Here in South OC it's pretty tough to find grass fed beef. I usually only find it in places like Whole Foods, Sprouts, or Costco. It's very expensive and there's not much documentation or anything to ensure me that it's grass fed, grass finished, and/or at least lacking in crazy hormones and antibiotics.
Eggs are worse. There's "cage free" eggs in almost every store but what does this mean? They could have been kept in a crowded barn being pumped full of grains and hormones then hit up for eggs at the end of the day right?
It's not easy for everyone to get in touch with a local, grassroots farmer and create a sunny, blue-skys hippy-days relationship. I wish I could.
Tips and tricks to getting the best meat and eggs in the city?
asked byMethodician (624)
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on September 27, 2013
at 01:46 PM
On the note of eggs: I can't find any pastured eggs in the area that are reasonably priced ($5 a dozen, which is WAY out of my price range, considering how many I eat) so I focus on getting eggs from animals that are well treated. I preferentially buy from a local farm that feeds their chickens grains but treats them well and will occasionally buy eggs from a national supplier that is humane society certified (think organic valley does eggs that are HSC). I'll also rotate between standard eggs and eggs from chickens supplemented with omega 3; I'm guessing the chickens are being fed flax, which is mainly ALA, but I'm thinking the chickens are probably converting at least some portion of that ALA to DHA/EPA before it makes it into the eggs. That's the hope at least.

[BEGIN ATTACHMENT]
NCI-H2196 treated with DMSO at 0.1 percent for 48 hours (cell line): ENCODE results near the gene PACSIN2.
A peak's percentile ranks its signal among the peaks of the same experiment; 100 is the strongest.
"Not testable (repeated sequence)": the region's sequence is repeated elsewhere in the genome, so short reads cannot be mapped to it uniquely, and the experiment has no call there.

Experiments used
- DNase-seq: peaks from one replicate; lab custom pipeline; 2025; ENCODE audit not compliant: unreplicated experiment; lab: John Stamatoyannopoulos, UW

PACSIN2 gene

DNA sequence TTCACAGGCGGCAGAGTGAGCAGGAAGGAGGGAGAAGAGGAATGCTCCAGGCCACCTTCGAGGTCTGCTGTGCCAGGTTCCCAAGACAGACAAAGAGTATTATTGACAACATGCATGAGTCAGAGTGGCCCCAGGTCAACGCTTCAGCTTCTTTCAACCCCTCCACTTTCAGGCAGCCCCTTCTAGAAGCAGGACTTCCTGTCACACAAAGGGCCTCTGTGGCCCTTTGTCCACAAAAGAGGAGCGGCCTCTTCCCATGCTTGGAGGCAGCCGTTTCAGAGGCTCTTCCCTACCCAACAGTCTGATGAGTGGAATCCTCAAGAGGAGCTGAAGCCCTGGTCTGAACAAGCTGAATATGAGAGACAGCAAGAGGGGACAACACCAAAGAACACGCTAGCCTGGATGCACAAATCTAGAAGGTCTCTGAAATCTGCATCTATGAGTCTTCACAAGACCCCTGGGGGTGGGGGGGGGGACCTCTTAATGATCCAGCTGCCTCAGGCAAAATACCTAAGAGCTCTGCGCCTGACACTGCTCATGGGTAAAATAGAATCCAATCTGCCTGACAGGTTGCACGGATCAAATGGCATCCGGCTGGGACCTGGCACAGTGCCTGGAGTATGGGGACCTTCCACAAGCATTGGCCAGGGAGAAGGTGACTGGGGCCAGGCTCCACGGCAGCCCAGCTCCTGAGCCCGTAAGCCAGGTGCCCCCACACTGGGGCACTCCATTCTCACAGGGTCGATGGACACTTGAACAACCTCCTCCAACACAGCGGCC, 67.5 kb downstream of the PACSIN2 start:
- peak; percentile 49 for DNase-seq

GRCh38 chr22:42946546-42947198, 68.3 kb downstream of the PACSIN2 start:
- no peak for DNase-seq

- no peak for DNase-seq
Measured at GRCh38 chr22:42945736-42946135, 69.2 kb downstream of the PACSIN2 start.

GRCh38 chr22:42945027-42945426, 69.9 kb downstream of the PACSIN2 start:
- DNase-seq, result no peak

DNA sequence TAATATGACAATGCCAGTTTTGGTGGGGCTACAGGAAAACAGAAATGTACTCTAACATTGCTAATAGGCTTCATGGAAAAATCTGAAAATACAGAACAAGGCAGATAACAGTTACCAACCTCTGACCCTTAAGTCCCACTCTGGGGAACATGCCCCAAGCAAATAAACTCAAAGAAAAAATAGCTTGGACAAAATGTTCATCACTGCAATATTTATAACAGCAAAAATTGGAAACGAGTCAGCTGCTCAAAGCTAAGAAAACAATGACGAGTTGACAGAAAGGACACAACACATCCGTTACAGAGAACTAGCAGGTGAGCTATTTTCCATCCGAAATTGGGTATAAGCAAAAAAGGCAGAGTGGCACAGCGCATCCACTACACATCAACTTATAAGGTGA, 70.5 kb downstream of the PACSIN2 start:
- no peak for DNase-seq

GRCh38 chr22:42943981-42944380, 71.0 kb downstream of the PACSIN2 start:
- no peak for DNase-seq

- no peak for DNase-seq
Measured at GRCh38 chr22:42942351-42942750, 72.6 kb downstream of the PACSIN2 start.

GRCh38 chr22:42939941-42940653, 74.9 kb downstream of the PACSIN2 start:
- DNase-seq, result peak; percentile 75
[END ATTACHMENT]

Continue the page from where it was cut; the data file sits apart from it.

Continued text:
on September 24, 2013
at 04:18 PM
I'm in the same boat you are. Alot of times things seem so scandalous, yet you must accept that some things we may never know in this age until we have the time to know. I wonder the same thing about how walmart can sell a can of wild-caught salmon for 2.88$- did they farm the fish, dunk them in a beach and net them up? Lol. though here in east texas there are quite a few farms on the directory, however all of their prices are equally expensive. I'm not sure what exactly the more experienced ones are recommending-- calling farms and asking for better prices? My best guess would be to find a farm that's not certified, since being certified costs something around 15k a year. Maybe these farms can afford lower prices. You could also buy a 1/2 in bulk, though what you'll need to do is find a group to split it with, or buy a deep freezer. One place to start would be to earn a little extra money online to support a shopping income. Maybe something like fiverr or freebiejeebies could help you. Sincerely, Alan.
on September 24, 2013
at 04:13 PM
I live near Aliso Viejo, CA BTW if that helps.